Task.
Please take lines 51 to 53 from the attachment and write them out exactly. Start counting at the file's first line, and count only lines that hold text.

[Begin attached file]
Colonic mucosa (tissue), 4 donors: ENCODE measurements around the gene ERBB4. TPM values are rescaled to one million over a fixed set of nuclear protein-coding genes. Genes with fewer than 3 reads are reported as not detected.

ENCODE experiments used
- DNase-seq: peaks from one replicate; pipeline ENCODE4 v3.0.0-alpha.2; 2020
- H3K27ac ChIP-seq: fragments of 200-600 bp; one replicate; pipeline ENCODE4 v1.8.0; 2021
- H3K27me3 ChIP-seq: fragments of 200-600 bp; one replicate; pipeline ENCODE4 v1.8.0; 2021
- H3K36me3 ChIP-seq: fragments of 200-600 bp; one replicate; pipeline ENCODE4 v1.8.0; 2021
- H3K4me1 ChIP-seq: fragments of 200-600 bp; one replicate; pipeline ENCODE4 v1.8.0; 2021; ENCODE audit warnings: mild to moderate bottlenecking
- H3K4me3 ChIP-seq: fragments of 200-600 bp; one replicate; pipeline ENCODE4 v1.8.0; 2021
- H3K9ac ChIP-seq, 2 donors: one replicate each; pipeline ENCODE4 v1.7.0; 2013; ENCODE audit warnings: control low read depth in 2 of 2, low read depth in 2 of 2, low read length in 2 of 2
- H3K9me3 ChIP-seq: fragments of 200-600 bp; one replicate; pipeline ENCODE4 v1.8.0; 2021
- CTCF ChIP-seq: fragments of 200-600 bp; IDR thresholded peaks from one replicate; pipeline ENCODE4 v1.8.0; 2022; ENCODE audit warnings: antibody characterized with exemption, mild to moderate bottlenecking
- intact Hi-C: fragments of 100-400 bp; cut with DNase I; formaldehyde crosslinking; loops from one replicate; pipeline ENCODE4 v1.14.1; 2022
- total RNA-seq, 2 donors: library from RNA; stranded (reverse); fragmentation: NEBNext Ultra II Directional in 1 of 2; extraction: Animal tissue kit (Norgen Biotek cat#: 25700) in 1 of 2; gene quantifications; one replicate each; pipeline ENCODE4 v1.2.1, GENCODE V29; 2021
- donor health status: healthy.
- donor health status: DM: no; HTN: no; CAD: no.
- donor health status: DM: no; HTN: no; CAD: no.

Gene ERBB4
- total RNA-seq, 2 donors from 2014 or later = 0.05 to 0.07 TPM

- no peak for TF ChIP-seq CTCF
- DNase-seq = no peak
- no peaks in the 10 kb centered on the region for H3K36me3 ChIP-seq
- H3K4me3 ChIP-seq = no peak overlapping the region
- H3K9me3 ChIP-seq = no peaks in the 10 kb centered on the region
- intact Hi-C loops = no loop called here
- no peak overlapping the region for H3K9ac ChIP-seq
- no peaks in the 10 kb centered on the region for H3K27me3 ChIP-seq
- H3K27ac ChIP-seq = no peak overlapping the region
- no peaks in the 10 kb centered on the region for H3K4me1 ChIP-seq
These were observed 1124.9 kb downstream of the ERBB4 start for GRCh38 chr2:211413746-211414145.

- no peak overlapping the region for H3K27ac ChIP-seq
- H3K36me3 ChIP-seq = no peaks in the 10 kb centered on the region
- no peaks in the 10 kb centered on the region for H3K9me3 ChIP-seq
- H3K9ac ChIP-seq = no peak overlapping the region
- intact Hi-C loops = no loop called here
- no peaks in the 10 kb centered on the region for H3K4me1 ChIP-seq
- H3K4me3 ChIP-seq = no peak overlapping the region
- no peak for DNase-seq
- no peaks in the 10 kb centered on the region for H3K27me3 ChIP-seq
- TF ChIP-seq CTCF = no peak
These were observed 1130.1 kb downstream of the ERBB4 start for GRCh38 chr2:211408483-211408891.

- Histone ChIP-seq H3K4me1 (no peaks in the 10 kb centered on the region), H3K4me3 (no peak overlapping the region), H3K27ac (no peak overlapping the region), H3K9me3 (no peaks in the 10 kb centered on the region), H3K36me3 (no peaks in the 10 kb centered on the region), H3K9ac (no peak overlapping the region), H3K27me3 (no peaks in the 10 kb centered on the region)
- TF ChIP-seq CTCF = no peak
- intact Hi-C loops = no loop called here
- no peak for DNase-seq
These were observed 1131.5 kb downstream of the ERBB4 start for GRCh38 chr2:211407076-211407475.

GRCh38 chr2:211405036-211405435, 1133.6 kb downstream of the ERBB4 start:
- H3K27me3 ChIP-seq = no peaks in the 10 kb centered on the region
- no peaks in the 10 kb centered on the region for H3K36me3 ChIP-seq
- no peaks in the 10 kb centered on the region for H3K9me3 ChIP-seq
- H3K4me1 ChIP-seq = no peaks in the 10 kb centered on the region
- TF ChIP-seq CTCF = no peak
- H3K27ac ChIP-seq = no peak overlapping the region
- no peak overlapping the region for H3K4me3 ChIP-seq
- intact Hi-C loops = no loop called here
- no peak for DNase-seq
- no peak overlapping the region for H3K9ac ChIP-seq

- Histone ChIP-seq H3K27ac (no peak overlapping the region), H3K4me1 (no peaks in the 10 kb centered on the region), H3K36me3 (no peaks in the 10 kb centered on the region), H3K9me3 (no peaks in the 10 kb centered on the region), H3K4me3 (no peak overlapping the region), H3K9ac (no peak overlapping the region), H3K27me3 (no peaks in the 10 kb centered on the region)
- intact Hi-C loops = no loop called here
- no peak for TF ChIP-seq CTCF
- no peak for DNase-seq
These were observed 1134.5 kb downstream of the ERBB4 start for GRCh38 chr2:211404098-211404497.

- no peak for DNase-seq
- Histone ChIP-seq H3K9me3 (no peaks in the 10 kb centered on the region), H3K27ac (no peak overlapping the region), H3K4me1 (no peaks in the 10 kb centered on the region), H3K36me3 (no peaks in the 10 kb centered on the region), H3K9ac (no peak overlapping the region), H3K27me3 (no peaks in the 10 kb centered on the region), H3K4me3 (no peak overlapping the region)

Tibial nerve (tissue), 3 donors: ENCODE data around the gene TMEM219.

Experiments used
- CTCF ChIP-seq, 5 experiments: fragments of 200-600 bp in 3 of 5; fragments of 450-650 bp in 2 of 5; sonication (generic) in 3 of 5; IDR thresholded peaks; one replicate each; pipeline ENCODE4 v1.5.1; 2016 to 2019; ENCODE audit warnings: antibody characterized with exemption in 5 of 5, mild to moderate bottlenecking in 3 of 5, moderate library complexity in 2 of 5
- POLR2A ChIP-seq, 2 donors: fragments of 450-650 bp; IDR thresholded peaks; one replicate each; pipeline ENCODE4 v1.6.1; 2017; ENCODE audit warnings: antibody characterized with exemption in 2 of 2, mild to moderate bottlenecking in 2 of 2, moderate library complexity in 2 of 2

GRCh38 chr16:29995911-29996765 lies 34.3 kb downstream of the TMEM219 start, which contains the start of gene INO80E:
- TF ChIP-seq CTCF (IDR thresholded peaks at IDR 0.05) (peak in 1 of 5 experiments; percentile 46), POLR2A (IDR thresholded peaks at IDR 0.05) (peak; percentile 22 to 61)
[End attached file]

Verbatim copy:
- TF ChIP-seq CTCF = no peak
- H3K27ac ChIP-seq = no peak overlapping the region
- no peak overlapping the region for H3K4me3 ChIP-seq